While we all hear about using three colors – a dark, medium, and light – there’s no law against using more! If you have a smaller step between shades, it’ll be easier to get a good transition between them, especially with fabric folds, as seen in Santa’s pants in this example. Use 6 or 7, go for it!

Place cotton/absorbent paper underneath

If you use a craft mat – plastic, glass, or a table – you might be causing yourself trouble! I always put a scrap piece under what I’m coloring so it will absorb any color that bleeds through the back of the paper, so it doesn’t push back UP into my coloring area. Blending happens within the fibers of the paper, by the way, so it’s very normal for color to bleed through. It’s a good thing.

White gel pen

Sometimes, the only thing left to do is grab a white pen and make a repair! I’ve tried out a lot of white pens and love the uniball signo white gel pen – I know it doesn’t work for a lot of people, and I recommend being sure you aren’t smashing the pen on the paper out of rage that it’s not working (lol)…..there’s a “ball” at the tip of the pen and the liquid needs a place to move all around that ball to get to the paper, and smashing it closes off that ability to move.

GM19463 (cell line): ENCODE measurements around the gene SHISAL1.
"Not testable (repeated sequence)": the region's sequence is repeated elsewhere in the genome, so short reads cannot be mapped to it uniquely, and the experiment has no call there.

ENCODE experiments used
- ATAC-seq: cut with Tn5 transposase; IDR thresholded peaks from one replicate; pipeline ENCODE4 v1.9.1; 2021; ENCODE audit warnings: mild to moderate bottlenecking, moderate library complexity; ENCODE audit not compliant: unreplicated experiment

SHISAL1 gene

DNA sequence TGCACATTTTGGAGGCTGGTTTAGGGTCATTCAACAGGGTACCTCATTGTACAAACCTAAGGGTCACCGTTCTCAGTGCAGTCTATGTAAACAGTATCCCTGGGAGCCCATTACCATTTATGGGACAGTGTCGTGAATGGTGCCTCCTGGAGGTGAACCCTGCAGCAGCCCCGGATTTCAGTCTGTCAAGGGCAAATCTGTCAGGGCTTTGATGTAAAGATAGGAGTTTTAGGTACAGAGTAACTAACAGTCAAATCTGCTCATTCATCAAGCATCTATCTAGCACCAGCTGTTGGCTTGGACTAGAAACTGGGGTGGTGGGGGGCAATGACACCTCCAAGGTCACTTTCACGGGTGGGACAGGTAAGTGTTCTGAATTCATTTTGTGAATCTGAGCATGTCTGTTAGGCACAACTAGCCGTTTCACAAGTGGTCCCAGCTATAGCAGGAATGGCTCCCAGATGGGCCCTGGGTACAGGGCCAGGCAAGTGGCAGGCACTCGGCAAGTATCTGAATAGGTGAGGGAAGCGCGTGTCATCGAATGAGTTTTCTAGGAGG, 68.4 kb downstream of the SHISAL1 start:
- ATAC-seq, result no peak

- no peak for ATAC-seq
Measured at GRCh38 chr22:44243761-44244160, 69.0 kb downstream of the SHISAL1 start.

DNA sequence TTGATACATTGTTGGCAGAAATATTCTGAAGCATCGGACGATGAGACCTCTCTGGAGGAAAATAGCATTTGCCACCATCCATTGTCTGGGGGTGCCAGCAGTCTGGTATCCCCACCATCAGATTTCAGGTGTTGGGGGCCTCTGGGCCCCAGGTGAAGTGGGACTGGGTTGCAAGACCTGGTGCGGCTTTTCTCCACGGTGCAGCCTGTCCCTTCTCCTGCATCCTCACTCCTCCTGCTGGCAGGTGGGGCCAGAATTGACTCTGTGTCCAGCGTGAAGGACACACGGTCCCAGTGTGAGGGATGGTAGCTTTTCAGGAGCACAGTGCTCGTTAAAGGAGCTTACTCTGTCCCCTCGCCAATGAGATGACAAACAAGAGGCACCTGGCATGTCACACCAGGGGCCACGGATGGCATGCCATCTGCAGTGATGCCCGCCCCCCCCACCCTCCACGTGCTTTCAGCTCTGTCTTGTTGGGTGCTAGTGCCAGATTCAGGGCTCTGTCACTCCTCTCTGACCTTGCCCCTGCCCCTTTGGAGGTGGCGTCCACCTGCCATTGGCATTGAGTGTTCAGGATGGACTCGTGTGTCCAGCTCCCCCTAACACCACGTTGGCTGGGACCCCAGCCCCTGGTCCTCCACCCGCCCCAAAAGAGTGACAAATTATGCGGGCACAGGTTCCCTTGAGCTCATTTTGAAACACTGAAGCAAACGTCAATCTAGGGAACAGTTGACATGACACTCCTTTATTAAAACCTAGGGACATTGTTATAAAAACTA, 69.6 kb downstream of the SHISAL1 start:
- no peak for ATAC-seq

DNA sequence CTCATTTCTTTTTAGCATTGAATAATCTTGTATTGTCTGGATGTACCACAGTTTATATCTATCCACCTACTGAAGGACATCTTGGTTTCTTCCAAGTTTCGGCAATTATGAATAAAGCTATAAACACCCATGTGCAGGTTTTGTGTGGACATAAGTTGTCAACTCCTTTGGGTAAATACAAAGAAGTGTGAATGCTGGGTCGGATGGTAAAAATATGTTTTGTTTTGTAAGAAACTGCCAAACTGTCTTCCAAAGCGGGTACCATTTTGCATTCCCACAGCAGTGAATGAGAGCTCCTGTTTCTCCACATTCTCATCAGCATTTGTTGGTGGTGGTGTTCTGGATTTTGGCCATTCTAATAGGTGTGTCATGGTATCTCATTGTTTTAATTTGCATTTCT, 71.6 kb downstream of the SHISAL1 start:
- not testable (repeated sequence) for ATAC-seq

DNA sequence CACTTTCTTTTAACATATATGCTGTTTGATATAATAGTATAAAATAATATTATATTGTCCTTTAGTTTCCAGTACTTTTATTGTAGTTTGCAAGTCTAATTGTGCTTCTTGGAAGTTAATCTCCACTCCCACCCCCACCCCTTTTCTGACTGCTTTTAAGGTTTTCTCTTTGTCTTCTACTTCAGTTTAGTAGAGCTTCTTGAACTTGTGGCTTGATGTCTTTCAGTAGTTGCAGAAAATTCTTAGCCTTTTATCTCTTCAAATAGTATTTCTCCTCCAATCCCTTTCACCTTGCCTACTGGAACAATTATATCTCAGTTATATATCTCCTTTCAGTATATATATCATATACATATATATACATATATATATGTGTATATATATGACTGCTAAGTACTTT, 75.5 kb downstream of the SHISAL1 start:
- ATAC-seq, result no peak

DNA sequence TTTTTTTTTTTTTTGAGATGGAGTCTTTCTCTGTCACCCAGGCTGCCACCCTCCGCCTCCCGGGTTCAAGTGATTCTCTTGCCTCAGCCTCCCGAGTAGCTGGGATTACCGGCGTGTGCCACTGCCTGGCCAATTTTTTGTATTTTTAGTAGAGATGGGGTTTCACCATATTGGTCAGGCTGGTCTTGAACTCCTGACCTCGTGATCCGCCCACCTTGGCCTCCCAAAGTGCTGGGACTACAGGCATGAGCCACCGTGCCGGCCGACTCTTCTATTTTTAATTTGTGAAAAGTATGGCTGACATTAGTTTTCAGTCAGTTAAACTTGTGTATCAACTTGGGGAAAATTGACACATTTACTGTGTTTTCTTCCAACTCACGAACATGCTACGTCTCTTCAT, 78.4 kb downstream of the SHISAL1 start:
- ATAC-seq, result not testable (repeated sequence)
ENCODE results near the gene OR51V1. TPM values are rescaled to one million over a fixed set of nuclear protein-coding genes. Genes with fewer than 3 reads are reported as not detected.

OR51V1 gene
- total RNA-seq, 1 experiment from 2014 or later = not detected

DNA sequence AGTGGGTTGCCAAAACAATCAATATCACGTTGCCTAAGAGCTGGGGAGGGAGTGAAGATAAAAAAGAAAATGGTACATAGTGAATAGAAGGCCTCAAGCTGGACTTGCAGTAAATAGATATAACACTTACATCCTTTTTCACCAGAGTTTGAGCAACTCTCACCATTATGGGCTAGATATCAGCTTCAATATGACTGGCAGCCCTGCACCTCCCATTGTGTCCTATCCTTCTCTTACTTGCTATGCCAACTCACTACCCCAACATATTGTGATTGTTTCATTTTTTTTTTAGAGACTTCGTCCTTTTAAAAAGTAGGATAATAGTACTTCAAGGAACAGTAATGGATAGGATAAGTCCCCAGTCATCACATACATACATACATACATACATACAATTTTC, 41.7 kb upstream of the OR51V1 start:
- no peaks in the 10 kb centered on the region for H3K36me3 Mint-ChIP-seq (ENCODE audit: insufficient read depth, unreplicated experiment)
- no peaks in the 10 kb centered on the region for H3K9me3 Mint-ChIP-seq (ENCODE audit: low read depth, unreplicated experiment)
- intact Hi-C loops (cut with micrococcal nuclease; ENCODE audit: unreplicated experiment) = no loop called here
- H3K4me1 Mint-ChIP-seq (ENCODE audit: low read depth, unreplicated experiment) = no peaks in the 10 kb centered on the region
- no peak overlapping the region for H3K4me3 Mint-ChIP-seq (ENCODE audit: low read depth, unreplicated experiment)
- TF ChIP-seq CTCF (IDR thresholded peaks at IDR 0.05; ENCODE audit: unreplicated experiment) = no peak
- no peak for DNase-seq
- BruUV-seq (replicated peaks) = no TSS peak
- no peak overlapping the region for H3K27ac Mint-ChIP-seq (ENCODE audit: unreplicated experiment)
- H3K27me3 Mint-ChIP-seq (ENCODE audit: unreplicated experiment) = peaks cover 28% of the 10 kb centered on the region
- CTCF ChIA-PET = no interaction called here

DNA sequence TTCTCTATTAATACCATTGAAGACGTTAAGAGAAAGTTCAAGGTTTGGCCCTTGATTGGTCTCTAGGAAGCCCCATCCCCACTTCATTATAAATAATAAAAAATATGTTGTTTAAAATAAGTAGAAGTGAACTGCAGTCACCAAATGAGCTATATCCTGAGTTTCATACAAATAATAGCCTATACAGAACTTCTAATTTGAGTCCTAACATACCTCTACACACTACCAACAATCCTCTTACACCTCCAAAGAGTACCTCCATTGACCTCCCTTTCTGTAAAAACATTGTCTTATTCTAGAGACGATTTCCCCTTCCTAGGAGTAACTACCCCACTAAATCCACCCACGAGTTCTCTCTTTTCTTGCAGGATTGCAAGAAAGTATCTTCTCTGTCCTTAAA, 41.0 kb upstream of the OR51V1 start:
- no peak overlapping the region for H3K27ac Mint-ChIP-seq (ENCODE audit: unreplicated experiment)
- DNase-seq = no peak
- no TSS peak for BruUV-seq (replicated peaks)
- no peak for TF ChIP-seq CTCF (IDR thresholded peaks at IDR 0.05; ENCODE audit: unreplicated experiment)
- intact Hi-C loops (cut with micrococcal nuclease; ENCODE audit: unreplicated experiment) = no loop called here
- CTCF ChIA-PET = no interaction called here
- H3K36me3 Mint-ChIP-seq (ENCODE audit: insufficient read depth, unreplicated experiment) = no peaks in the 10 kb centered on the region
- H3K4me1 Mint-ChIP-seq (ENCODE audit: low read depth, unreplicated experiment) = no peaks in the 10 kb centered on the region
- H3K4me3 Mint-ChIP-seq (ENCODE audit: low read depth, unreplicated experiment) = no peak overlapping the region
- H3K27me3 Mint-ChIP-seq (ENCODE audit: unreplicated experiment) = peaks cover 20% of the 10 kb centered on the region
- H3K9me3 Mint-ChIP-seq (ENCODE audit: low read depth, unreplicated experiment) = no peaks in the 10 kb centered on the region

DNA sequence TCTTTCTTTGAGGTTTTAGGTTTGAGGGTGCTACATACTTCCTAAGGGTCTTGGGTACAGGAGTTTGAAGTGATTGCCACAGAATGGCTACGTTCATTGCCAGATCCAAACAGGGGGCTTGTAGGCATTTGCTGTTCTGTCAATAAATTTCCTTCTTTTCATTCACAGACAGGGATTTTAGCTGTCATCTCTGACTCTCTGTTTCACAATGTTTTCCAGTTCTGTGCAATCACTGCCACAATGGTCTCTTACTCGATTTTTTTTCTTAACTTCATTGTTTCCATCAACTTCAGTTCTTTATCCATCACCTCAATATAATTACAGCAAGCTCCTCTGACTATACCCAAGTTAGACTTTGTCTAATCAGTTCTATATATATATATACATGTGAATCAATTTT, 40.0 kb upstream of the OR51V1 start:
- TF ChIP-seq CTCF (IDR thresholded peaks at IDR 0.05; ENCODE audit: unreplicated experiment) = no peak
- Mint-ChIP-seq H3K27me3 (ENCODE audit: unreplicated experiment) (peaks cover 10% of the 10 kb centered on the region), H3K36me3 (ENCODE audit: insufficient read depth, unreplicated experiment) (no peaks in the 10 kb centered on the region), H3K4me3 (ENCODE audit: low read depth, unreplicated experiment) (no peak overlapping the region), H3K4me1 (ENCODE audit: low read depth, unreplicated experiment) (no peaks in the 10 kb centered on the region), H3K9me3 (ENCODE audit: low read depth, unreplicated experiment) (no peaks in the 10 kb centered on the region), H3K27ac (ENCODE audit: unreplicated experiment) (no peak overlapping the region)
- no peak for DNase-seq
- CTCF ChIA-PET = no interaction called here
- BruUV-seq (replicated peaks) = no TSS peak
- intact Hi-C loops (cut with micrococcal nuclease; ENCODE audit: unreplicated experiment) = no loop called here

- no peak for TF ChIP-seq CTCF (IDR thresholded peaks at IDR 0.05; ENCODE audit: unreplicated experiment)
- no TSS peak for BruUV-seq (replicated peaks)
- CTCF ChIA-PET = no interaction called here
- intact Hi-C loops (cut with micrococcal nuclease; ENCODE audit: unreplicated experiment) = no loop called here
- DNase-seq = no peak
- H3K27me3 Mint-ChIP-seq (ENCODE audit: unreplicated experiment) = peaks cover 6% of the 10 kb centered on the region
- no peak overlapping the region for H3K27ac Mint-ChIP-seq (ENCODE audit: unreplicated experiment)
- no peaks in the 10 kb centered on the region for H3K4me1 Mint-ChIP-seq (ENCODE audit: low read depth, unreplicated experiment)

But you can also pay attention to the amount of fine detail to be colored: got tiny itty bitty spaces that need to remain light? Use colors that you don’t have trouble with bleeding. Reds are notoriously bad!

There are FEW white mediums that’ll be 100% superbright white when they’re overtop of Copic, by the way. Copics have alcohol ink in them, and it’s absorbed into the white medium in pens.

  • Stamp set shown belolw: On the Lookout EHCCC
  • White Uni-ball Gel Pen EHAMZBLICK

Create a distraction

Draw the viewer’s attention to a different place than the location of the bleeding! I struggled with the sleigh below, so decided to put a big moon in the middle of the card. With a rich night sky around it, the viewer is drawn to the light – anywhere there’s a place with the darkest of darks next to the lightest of lights, it unconsciously signals to the viewer to look there! And when it comes to winter scenes especially, snow achieves a lot of that naturally.

Let it rest

There’s a bit of misunderstood principle of Copic blending – that the paper has to be really wet with ink in order to blend. In some ways, yes – but you can take a piece of partly colored paper that’s been sitting overnight, and go right back in to work on it again. You’ve probably experienced that, right? So if your piece is on the brink of bleeding – and you know that feeling of dread well! – then just let it sit for a little bit. In the card shown, I went from one area to another to keep letting color sit and rest for a few minutes in between.